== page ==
INDIANAPOLIS – Researchers at Indiana University School of Medicine have found a combination therapy that significantly slows tumor growth in models, built from cells taken from Tyler Trent’s tumors. Tyler was a Purdue University student and football superfan who died on January 1, 2019, after waging a long and valiant fight against an aggressive form of bone cancer.
The researchers, led by Karen E. Pollok, PhD, found a variation in Tyler’s tumors (TT1 and TT2) called the MYC-RAD21 signature, which has been found in tumors that tend to recur. Pollok says there are two drugs that can block its effects, a Chk1 inhibitor (pronounced: “check-one” inhibitor) and a bromodomain inhibitor. Her team tested each of those drugs individually, as well as in combination.
“What we found in Tyler’s model is we can take one of these drugs, the Chk1 inhibitor or the bromodomain inhibitor, and we can administer it in models with the TT2 tumor and we get the tumors to stop growing some, compared to a control,” said Pollok. “However, when we put the two drugs together, we block the growth of these tumors substantially.”
Pollok and her team found that the combination therapy worked during a four-week treatment, but the tumor started growing again after stopping the therapy. They also determined that the treatment was well-tolerated. Pollok says they are very pleased with the results so far.
“Tyler Trent has truly left us a legacy,” said Pollok. “While we still have much work to do, we are hopeful that new therapies for osteosarcoma will be possible in the near future.”
Finding a cure for pediatric sarcomas, including osteosarcoma, is one of the focuses of the Indiana University Grand Challenges Precision Health Initiative. In addition, the number one fundraising priority of Riley Children’s Foundation, the fundraising arm for Riley Hospital for Children at IU Health, is pediatric research. The work is being done at the Herman B Wells Center for Pediatric Research at IU School of Medicine. During Thursday’s media availability at the Wells Center, Tyler’s parents, Kelly and Tony, will also share their hopes for a cure as they honor their son’s memory.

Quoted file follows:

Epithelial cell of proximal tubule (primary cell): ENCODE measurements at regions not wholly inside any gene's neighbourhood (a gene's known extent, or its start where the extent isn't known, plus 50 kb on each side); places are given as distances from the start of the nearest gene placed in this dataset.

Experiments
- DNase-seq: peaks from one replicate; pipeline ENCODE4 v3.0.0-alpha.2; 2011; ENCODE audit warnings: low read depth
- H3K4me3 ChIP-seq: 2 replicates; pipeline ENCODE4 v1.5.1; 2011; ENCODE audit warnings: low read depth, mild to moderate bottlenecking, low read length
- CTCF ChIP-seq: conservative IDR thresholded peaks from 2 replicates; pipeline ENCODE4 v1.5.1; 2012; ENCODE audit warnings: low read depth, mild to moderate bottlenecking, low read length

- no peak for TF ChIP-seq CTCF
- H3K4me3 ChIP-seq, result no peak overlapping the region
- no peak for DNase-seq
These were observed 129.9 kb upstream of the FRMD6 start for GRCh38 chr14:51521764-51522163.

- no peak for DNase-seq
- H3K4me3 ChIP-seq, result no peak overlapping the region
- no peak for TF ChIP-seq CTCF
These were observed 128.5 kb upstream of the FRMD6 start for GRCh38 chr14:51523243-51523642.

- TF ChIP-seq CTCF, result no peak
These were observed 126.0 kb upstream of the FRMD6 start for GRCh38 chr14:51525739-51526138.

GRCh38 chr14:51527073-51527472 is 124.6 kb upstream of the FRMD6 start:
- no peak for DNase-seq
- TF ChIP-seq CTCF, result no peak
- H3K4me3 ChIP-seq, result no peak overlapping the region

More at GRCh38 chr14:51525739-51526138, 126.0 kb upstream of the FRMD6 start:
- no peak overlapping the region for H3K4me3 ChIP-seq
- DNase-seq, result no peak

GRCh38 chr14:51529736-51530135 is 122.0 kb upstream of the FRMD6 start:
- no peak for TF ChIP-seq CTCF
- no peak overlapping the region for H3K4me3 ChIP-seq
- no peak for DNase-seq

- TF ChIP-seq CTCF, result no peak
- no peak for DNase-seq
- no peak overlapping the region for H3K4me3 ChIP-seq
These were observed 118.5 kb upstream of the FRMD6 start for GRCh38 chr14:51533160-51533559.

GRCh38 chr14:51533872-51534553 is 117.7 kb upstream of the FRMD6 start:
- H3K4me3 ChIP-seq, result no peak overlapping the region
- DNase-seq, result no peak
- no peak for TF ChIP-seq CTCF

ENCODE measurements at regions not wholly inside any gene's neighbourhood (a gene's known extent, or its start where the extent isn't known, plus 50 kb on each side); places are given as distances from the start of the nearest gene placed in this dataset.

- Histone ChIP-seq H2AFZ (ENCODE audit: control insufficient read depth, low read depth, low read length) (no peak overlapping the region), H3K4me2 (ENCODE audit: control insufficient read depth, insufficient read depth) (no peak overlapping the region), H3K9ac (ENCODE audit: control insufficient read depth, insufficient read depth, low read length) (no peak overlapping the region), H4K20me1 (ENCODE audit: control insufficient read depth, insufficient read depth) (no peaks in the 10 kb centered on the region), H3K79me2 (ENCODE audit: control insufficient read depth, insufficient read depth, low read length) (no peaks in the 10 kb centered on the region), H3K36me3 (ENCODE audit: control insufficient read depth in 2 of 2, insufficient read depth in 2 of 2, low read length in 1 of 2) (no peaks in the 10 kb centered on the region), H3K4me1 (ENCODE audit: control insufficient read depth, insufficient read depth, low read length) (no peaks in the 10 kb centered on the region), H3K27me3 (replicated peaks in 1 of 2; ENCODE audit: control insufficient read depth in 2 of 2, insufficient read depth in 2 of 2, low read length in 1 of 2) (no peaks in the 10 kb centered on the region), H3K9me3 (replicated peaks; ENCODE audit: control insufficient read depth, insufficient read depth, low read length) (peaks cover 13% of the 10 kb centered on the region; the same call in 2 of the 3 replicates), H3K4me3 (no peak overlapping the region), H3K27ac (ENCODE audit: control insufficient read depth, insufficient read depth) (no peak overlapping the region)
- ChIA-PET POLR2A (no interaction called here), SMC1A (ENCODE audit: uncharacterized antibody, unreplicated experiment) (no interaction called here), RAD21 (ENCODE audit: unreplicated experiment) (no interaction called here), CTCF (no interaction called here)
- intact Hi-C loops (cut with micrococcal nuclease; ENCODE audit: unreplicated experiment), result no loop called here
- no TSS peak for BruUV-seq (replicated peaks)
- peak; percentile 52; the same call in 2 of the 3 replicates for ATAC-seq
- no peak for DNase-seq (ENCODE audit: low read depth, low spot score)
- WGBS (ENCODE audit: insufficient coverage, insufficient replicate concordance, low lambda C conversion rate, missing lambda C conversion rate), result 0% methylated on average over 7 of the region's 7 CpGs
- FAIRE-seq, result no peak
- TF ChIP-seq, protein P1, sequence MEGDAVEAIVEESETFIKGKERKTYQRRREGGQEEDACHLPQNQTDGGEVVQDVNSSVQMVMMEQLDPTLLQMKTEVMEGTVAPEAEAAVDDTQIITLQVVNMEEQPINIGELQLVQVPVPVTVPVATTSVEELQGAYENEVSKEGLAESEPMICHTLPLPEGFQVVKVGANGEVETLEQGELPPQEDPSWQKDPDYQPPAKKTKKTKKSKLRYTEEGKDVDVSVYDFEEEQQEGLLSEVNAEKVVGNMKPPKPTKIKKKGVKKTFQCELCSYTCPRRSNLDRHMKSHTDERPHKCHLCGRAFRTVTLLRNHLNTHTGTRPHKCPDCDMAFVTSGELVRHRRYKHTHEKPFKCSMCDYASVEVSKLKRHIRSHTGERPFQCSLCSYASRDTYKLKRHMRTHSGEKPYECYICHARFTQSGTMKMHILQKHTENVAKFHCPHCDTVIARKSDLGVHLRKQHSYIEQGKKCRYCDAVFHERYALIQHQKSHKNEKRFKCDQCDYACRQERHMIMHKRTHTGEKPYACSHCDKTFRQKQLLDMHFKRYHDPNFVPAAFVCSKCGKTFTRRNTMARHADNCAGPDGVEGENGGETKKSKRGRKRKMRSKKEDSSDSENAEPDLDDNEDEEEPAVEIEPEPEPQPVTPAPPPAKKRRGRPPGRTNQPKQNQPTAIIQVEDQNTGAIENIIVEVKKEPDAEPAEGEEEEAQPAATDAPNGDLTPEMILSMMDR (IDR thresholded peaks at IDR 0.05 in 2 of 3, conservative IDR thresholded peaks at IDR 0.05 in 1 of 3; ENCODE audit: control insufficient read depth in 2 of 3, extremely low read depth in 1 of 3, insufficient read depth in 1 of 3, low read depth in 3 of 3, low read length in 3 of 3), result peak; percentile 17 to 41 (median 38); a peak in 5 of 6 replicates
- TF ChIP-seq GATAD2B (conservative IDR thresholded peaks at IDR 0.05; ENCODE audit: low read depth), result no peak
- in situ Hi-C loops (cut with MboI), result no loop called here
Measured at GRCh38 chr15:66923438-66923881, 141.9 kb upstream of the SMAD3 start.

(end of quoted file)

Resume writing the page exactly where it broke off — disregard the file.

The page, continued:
The researchers’ next steps include better understanding how the tumors adapt to the treatments and optimizing the combination therapy.
Tyler’s legacy as a research advocate started years ago while he was a patient at Riley Children’s Health. He donated several tumor samples to cancer researchers at IU School of Medicine and nationally advocated that others do the same.
Tyler also encouraged people to donate money to support research. People have donated millions of dollars for cancer research in Tyler’s name, including approximately $180,000 for the Tyler Trent Cancer Research Endowment for Riley Hospital. The Trent family and Riley Children’s Foundation worked together to create the endowment fund, which supports pediatric research being conducted by IU School of Medicine researchers.